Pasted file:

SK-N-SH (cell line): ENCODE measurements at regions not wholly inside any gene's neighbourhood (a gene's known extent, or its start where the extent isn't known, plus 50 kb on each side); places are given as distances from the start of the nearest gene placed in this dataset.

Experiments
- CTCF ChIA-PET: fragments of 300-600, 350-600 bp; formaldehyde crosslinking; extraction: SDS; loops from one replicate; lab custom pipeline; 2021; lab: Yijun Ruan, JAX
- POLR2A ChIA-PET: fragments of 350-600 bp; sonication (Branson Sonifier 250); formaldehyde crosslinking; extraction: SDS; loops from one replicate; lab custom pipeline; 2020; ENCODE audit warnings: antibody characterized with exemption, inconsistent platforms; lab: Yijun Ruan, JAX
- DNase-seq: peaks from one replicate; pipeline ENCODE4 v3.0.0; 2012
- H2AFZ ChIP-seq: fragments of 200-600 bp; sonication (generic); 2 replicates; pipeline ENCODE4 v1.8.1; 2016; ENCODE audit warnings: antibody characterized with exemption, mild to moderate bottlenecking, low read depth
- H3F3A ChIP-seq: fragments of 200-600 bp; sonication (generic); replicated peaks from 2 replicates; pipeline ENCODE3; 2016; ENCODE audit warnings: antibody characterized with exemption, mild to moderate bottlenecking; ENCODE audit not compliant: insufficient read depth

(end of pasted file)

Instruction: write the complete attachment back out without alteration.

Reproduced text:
SK-N-SH (cell line): ENCODE measurements at regions not wholly inside any gene's neighbourhood (a gene's known extent, or its start where the extent isn't known, plus 50 kb on each side); places are given as distances from the start of the nearest gene placed in this dataset.

Experiments
- CTCF ChIA-PET: fragments of 300-600, 350-600 bp; formaldehyde crosslinking; extraction: SDS; loops from one replicate; lab custom pipeline; 2021; lab: Yijun Ruan, JAX
- POLR2A ChIA-PET: fragments of 350-600 bp; sonication (Branson Sonifier 250); formaldehyde crosslinking; extraction: SDS; loops from one replicate; lab custom pipeline; 2020; ENCODE audit warnings: antibody characterized with exemption, inconsistent platforms; lab: Yijun Ruan, JAX
- DNase-seq: peaks from one replicate; pipeline ENCODE4 v3.0.0; 2012
- H2AFZ ChIP-seq: fragments of 200-600 bp; sonication (generic); 2 replicates; pipeline ENCODE4 v1.8.1; 2016; ENCODE audit warnings: antibody characterized with exemption, mild to moderate bottlenecking, low read depth
- H3F3A ChIP-seq: fragments of 200-600 bp; sonication (generic); replicated peaks from 2 replicates; pipeline ENCODE3; 2016; ENCODE audit warnings: antibody characterized with exemption, mild to moderate bottlenecking; ENCODE audit not compliant: insufficient read depth